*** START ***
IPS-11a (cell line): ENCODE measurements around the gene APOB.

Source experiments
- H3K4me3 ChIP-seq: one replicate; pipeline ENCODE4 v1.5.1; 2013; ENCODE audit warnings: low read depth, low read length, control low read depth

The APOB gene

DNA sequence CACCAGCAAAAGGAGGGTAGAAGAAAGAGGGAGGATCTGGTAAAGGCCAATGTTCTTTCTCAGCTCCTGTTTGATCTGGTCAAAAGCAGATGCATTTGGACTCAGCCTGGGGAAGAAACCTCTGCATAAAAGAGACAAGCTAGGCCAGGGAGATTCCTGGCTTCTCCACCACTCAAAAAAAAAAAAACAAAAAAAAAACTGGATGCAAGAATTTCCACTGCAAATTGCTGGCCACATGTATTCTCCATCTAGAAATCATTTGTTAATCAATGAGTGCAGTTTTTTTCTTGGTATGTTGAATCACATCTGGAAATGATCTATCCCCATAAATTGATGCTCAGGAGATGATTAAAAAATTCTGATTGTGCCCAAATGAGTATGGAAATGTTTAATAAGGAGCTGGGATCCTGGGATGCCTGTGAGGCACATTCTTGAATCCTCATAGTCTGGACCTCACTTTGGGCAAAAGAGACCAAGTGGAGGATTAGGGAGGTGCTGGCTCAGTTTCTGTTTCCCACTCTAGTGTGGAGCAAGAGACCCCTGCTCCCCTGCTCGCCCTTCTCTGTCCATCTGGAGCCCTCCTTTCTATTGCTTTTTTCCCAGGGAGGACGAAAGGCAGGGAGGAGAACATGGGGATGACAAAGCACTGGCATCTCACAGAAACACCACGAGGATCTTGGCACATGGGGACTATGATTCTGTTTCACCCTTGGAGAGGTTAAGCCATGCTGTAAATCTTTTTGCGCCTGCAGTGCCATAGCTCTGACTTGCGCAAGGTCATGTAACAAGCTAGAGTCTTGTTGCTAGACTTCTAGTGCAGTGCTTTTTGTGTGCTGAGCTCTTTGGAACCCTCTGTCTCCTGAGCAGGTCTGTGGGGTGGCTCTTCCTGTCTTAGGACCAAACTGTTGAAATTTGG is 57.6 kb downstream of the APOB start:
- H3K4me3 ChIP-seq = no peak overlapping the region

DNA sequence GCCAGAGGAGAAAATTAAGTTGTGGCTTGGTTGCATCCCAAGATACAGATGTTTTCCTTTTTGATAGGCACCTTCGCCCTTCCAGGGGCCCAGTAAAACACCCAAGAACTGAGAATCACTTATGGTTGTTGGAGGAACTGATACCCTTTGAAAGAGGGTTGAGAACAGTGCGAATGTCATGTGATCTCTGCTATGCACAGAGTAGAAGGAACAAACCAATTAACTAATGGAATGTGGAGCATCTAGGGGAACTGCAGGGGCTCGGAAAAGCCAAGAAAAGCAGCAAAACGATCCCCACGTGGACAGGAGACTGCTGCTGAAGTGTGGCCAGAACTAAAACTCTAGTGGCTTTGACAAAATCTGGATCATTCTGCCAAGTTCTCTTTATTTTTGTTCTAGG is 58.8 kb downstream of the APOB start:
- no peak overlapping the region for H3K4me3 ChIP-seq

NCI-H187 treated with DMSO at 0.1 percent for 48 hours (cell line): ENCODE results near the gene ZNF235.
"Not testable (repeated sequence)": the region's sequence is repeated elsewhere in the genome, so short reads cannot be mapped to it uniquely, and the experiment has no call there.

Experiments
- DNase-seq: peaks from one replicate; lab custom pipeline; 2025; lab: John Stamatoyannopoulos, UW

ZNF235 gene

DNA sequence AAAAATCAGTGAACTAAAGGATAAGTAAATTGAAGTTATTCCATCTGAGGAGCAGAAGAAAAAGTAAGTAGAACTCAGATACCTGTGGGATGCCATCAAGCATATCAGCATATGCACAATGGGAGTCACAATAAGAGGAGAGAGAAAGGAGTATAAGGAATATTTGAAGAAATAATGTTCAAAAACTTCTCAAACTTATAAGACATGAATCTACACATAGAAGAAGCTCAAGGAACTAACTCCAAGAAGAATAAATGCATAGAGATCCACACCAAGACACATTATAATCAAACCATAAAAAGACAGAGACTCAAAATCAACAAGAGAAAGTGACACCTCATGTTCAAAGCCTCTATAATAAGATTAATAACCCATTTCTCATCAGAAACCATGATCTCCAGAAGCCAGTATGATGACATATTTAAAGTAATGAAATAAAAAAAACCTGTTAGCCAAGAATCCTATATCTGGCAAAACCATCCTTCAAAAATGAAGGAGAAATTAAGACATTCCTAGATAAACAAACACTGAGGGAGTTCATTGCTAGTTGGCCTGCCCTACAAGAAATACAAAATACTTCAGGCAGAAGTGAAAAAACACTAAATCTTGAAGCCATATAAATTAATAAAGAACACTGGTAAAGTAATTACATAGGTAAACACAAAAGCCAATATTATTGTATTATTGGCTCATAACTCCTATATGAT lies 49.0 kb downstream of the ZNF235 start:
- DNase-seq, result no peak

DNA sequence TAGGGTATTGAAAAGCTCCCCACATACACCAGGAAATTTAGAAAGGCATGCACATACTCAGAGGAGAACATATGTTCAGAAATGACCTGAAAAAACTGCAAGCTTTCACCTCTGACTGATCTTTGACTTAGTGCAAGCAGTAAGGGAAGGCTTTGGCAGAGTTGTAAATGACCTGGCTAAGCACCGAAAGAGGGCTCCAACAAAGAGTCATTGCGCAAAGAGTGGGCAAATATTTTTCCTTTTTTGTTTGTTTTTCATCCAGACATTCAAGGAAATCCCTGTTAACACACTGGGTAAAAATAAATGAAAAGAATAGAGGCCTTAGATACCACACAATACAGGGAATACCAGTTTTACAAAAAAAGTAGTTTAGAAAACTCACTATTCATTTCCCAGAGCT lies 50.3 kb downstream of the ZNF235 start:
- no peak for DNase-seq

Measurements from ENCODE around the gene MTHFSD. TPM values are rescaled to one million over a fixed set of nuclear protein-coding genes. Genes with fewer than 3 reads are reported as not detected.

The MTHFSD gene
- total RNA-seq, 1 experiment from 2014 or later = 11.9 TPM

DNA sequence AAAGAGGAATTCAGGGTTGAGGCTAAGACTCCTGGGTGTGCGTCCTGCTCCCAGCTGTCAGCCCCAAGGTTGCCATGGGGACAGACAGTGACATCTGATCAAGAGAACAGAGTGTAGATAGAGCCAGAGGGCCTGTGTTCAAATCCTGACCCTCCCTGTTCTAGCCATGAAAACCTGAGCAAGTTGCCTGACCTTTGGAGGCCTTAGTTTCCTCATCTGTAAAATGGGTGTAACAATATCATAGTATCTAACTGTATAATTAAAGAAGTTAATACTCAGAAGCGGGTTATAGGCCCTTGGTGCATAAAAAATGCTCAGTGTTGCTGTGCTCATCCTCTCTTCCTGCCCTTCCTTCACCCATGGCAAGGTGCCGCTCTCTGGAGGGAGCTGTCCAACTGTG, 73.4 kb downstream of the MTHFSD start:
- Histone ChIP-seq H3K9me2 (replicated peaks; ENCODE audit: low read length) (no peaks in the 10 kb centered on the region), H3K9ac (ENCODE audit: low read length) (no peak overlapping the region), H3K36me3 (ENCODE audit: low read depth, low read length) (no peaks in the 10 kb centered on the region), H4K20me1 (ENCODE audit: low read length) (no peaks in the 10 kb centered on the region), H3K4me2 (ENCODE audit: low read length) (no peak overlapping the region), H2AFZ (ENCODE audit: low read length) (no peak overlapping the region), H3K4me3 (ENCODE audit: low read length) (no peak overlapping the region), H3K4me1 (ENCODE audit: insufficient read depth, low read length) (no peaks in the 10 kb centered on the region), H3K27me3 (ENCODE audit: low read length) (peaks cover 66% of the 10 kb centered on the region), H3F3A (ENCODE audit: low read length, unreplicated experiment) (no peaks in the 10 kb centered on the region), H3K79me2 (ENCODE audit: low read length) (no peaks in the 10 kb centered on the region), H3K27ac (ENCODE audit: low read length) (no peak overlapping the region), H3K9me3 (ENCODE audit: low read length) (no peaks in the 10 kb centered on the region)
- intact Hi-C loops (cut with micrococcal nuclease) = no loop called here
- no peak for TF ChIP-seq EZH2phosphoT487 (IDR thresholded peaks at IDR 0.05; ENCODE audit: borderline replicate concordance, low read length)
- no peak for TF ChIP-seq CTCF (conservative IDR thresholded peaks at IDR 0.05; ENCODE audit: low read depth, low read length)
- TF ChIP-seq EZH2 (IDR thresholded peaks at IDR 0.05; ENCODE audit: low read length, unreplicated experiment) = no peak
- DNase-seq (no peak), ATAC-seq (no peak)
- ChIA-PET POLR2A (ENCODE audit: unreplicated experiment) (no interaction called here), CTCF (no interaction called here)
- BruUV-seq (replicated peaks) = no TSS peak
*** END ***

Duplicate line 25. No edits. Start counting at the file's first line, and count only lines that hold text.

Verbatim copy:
- no peak for TF ChIP-seq CTCF (conservative IDR thresholded peaks at IDR 0.05; ENCODE audit: low read depth, low read length)